Film and television series The Trip typically sees British comedians Steve Coogan and Rob Brydon go on a European road trip, trading insults, jokes and spot-on celebrity impressions over Michelin-starred meals.
But the most recent film instalment, The Trip to Spain, features a twist ending that has left fans scratching their heads and reviewers pondering whether the series is “obsessed with death”.
The Trip, which was born in a 2010 television series but has since spawned three standalone films all written and directed by Michael Winterbottom, features plenty of improvisation from the two stars.
In The Trip to Spain, Alan Partridge star Coogan, fresh off his Oscar nominations for Philomena, teams up with Brydon to make a pilgrimage to Spain’s foodie hotspots.
For most of the film the two men wine and dine their way through summery Spain doing spot-on impersonations of Mick Jagger and occasionally discussing the perils of growing older. It’s hilarious and addictive viewing.
When their trip comes to an end, Coogan decides to continue travelling solo in an effort to write his own version of George Orwell’s Homage to Catalonia.
It’s here the movie takes a more solemn – almost macabre – turn.
When Coogan makes a last-minute decision to cross the Mediterranean and explore northern Africa, his Range Rover breaks down in the desert with no help to be seen.
The last 20 seconds of the film captures Coogan’s blank expression as he sees a car full of Islamic State soldiers approaching, clad in balaclavas and waving guns.
Winterbottom was forced to explain the ending after a screening of the film at New York’s Tribeca Film festival earlier this year.
“It’s a tricky ending, I think,” Winterbottom said, according to Vulture.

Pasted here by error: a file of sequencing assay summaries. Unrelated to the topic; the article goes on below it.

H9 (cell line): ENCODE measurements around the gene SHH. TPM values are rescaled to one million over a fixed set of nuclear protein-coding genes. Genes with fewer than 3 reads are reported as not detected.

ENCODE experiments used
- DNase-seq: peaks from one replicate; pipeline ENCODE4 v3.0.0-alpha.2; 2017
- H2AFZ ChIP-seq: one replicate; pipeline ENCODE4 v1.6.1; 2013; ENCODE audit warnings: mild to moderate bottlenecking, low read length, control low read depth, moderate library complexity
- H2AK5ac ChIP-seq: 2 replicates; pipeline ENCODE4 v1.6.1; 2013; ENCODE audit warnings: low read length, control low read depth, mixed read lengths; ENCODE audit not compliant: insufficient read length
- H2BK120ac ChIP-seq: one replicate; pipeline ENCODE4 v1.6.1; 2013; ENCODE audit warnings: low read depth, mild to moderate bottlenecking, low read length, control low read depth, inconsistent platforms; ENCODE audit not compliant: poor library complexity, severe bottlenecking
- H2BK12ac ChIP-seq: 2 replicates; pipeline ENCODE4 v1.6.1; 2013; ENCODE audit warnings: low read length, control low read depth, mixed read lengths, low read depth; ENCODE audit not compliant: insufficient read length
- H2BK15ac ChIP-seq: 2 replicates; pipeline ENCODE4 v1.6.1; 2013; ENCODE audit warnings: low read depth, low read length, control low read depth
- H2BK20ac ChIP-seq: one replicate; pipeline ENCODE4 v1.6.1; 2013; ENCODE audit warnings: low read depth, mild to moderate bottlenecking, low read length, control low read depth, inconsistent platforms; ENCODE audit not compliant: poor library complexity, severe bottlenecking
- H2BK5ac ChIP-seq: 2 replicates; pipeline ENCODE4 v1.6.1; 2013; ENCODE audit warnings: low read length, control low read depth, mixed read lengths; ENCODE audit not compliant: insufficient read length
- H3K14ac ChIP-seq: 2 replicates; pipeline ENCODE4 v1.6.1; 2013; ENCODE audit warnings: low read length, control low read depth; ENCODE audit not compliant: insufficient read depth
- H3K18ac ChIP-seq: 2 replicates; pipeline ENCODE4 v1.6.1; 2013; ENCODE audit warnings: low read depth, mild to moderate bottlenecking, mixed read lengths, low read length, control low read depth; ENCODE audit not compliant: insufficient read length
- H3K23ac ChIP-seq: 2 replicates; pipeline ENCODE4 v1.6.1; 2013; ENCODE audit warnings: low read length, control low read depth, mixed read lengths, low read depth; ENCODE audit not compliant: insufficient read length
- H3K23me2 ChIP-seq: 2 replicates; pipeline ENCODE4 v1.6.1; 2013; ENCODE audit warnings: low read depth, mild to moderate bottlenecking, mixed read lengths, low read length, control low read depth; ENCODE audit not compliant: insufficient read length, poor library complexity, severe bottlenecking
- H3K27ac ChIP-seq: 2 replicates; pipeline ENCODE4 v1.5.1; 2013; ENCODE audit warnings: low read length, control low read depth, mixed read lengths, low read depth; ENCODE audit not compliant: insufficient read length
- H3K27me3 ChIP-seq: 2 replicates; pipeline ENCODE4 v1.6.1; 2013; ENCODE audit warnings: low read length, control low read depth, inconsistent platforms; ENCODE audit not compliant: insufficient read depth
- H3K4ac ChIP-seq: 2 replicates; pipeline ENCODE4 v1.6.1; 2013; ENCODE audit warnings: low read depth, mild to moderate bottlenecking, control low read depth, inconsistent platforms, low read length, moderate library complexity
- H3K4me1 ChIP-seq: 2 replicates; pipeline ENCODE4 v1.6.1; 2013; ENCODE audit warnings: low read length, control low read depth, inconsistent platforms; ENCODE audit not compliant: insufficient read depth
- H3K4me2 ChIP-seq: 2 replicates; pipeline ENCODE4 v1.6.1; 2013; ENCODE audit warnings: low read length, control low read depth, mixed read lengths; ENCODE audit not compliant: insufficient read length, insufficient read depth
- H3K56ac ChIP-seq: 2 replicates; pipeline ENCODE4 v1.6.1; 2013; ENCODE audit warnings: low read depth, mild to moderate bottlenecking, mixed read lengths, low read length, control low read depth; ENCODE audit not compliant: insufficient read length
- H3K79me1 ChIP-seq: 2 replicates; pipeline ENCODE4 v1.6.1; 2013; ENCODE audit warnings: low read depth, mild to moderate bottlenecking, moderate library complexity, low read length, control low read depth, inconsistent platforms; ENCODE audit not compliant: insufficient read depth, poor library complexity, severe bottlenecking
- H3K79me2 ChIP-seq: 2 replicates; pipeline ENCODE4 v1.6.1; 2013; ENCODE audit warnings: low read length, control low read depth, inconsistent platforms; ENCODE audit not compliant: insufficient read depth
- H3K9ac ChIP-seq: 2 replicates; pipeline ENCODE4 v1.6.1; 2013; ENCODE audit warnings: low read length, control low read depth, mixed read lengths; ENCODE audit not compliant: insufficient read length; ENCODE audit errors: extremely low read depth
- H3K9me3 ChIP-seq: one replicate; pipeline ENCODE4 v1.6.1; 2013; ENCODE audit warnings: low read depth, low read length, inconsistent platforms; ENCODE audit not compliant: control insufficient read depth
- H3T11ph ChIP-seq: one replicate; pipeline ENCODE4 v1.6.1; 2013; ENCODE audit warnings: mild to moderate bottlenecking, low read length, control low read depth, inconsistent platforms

“They talk quite a lot about Don Quixote and Sancho Panza, so it is like a version of that.”
Don Quixote is a novel by Spanish author Miguel de Cervantes Saavedra that follows a man on a mission to right the wrongs of the world alongside his sidekick Sancho Panza.
“[T]here’s a running thing that Steve imagines he’s gonna write this cultural book about Spain. He wants to have a life of action. He admires George Orwell because he went off fighting and he thinks he would fight. He admires Cervantes because he went off fighting, was kidnapped, and so on.”
Winterbottom explained this unconventional ending represented Coogan’s chance to “be a man of action”.
“All those liberal ideas, all this belief that he wants to be a man of action and really experience life – and suddenly he’s in the desert in a Muslim country and he sees four guys arriving and suddenly, he’s panicking, thinking, ‘S***, I’m actually gonna have an experience’.”
While some critics regard the ending as a stroke of brilliance – “The key to great comedy is knowing when to stop”, The Guardian‘s critic declared – but audiences are overwhelmingly confused by it.
“Who wants to talk about The Trip To Spain? Just finished. What a sad, unexpected, and dark ending,” Twitter user Sam Cooney said.
Another on Twitter remarked: “What an odd, unexpectedly outlandish, blackly comic ending to The Trip to Spain. Not sure what to make of it.”
While the jury is out on whether the ending is genius or ridiculous, reviewers and fans are united on one front: Coogan’s impression of Mick Jagger is uncannily accurate.
The ending of The Trip to Spain pic.twitter.com/KPThx7wtmq
— Krystina Osborne (@KrystinaOsborne) April 30, 2017